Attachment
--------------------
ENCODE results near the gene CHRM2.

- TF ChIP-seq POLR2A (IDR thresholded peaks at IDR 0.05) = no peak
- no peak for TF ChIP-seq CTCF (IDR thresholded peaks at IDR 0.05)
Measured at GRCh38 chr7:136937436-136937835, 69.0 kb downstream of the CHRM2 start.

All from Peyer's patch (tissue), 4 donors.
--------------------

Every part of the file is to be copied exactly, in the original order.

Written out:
ENCODE results near the gene CHRM2.

- TF ChIP-seq POLR2A (IDR thresholded peaks at IDR 0.05) = no peak
- no peak for TF ChIP-seq CTCF (IDR thresholded peaks at IDR 0.05)
Measured at GRCh38 chr7:136937436-136937835, 69.0 kb downstream of the CHRM2 start.

All from Peyer's patch (tissue), 4 donors.